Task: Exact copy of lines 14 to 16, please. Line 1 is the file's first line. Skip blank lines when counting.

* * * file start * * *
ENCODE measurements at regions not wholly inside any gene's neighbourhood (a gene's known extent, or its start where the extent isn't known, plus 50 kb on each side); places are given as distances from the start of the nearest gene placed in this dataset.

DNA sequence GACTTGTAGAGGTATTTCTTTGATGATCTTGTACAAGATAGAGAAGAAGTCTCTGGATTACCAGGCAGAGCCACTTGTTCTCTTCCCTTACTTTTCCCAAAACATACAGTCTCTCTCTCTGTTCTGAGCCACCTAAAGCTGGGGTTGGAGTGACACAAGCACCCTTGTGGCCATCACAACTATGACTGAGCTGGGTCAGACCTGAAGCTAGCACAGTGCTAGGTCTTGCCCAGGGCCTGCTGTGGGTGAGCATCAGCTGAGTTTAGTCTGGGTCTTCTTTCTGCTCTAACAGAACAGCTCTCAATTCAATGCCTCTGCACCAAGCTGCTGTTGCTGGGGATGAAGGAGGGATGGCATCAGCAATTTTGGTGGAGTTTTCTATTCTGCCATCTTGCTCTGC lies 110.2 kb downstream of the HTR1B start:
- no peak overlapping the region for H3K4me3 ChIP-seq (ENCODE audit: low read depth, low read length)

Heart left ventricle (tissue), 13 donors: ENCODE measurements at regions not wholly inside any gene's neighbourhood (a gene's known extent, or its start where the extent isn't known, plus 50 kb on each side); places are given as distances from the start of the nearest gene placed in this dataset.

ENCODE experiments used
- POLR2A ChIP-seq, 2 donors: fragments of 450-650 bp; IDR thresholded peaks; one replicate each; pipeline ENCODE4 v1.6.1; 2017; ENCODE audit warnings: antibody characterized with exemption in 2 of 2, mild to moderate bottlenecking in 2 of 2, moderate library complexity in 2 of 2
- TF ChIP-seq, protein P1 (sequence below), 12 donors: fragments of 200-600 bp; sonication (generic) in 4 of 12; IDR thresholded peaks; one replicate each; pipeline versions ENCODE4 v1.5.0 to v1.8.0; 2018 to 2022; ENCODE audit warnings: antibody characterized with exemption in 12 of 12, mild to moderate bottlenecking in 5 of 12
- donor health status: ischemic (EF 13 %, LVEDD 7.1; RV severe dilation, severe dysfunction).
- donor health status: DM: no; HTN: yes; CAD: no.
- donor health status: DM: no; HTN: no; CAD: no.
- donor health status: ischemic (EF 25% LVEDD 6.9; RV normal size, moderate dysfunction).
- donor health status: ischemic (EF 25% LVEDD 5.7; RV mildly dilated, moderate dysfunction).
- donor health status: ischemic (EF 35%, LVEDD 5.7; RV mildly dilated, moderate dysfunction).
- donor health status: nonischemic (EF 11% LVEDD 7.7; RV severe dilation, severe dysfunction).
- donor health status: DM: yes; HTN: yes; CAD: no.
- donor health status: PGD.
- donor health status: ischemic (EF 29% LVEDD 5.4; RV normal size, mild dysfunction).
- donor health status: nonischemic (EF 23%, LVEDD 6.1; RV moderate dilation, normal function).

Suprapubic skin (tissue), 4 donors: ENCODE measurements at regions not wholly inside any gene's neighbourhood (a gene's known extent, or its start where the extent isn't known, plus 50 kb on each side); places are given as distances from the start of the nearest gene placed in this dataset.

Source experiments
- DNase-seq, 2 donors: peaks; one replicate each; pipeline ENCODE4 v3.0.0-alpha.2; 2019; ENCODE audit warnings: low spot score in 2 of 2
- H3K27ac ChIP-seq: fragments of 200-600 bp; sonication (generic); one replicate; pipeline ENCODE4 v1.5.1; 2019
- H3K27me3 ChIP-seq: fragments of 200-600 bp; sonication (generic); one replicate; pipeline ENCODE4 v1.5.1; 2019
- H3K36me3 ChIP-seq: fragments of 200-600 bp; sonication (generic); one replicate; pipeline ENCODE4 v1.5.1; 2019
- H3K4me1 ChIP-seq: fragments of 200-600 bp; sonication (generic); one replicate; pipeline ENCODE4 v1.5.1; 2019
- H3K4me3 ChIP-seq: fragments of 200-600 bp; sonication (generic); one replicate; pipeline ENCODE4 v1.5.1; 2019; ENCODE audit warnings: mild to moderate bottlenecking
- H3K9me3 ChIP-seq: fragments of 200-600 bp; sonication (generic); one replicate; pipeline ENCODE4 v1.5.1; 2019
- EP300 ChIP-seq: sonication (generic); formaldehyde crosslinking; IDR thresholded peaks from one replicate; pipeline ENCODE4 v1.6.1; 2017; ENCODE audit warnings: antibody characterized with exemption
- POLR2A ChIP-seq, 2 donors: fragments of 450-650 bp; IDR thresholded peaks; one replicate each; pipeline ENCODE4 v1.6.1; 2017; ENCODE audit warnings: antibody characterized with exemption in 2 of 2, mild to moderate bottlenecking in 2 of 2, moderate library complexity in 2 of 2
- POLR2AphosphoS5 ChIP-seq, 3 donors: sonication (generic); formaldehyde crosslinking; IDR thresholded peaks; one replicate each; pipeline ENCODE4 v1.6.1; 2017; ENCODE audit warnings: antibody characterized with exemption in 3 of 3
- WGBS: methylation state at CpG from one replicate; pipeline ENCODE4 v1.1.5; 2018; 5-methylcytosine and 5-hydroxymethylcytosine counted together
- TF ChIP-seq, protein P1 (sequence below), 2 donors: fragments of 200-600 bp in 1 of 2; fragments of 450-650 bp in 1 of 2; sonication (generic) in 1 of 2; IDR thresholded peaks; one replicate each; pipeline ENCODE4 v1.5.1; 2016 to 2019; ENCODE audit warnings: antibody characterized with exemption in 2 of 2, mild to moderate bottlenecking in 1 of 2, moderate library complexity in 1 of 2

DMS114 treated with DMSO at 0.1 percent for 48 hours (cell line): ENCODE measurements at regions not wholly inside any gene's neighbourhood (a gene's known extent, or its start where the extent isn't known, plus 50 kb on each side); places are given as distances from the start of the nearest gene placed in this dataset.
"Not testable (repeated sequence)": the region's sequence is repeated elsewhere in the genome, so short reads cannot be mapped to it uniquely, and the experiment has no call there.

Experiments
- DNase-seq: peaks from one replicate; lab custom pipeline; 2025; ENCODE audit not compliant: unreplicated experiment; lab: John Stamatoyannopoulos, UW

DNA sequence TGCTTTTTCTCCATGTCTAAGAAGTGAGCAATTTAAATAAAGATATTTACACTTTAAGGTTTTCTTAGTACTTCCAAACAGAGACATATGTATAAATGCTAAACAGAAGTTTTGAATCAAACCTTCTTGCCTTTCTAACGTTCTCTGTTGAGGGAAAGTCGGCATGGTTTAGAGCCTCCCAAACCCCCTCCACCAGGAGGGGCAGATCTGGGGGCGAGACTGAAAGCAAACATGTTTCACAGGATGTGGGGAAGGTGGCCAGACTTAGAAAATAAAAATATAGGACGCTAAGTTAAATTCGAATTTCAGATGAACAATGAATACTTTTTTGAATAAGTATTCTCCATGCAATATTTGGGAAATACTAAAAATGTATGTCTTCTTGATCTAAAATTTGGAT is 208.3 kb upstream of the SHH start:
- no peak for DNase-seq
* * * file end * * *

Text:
- donor health status: nonischemic (EF 11% LVEDD 7.7; RV severe dilation, severe dysfunction).
- donor health status: DM: yes; HTN: yes; CAD: no.
- donor health status: PGD.